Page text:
AR- Oh, I’m so glad you enjoyed this! I’ve been so excited about my first tattoo, I couldn’t help writing about it as an excuse to post as many pictures of it as possible.
As far as poems to share, I recently released a mini-zine (just four poems) digitally through Black Stone/White Stone. These pieces are documentary poems, a lot like the ones in Caryatid Heart, and they’re very dear to me. The zine can be found at this link: https://blackstoneonawhitestone.wordpress.com/past-issues/adrienne-rozells/.
I would also love to share a few short pieces I wrote during National Poetry Writing Month! In order, they were written to the prompts “carapace,” “oasis,” and “gossamer.”
ABP- I can also see that you are Editor-in-Chief of Catchwater Magazine. What can you tell us about that publication?
AR- Catchwater was created during the early days of the COVID-19 pandemic. I graduated from Oberlin College in the Spring of 2020, which meant that we didn’t get an in-person graduation, and I completed my last semester of classes virtually. Even after class ended, the students from my Creative Writing capstone seminar kept meeting at our usual time, just to keep in touch, and keep some writing in our lives. My classmate Miranda Purcell mentioned that she’d been considering starting a lit mag, and although I didn’t really know much about the indie publishing scene at the time, I was excited by the idea of a collaborative creative project during such an isolating time.
While we were trying to figure out a cool name for the journal, I stumbled upon the term “catchwater.” It refers to a manmade device that collects rainwater and runoff, and channels it into reservoirs for later use by humans. I thought this was a super fun idea, because our goal was to create a magazine that could house art of all kinds, and make it accessible to people everywhere! Creative community and the sharing of art gets us all through hard times. It’s how Catchwater began, and what it continues to represent.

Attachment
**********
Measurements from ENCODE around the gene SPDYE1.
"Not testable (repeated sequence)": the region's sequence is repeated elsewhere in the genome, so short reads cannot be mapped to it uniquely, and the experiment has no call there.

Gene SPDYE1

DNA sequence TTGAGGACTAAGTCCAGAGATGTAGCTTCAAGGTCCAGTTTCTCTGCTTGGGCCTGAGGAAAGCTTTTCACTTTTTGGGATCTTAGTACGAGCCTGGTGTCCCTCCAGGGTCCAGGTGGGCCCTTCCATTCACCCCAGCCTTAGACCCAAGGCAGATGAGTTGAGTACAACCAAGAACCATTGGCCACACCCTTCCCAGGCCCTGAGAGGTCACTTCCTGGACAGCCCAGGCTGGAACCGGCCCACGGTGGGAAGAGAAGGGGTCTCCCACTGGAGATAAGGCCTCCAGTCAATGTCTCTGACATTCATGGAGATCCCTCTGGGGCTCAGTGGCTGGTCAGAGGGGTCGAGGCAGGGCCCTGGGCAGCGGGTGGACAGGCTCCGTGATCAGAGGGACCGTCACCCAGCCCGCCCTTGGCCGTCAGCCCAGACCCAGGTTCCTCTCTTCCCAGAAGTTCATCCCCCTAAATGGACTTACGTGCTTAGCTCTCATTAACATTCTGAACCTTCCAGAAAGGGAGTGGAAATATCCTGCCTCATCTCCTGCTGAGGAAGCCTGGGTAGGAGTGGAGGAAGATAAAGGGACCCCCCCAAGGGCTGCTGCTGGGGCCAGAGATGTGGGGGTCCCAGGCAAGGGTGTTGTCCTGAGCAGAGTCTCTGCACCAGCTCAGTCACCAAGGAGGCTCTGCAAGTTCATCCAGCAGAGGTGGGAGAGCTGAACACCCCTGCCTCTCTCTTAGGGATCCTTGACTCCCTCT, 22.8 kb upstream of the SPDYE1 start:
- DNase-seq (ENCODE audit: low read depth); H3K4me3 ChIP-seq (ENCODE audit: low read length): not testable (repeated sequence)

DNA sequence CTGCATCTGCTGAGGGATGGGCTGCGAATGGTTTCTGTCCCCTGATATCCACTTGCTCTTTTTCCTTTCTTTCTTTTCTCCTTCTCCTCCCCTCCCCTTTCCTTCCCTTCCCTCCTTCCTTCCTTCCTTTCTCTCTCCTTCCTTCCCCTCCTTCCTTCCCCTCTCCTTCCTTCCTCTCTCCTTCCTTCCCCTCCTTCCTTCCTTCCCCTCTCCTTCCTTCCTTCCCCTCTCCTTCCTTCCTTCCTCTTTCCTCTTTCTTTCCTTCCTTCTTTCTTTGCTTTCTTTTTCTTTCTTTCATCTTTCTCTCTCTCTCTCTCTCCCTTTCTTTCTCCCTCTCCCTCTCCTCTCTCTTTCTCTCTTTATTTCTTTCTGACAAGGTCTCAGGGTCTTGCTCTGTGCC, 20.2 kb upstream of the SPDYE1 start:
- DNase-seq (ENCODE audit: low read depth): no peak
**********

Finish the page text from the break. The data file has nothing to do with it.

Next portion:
We launched Catchwater as co-EICs, along with my friend Emma Halpern, our Arts Editor and Website Manager. Since then we’ve published 3 issues featuring work from 12 countries and 16 US states. We’re currently working on putting together Issue Four: Re/Birth.
ABP- What Is the art/lit scene like in Cleveland these days?
AR- Cleveland is filled with amazing art! I think that a lot of people underestimate this city, but we have a vibrant literary and artistic world in Ohio. So much of Cleveland is decorated with beautiful murals and quotes, which is a favorite art form of mine. The Cleveland Museum of Art is free to visit and houses the second-largest collection of artworks in any US museum, just after the MOMA! There are regular music, comedy shows, art shows, and readings. A lot of wonderful authors come through to speak at local colleges like Cleveland State or Case Western.
I’ve been able to find a wonderful writing community through my work as a teacher with Lake Eerie Ink, a nonprofit dedicated to providing writing programs for Cleveland youth. There’s also Literary Cleveland, a nonprofit dedicated to writers of all ages.
ABP- Thank you again for taking this interview, Adrienne. If there is anything that we did not cover which you like to mention , feel free to do so.
AR- Thank you so much for interviewing me! I’m honored and excited to have Caryatid Heart out with Alien Buddha Press, and am so happy to get to share a little more about myself and my process.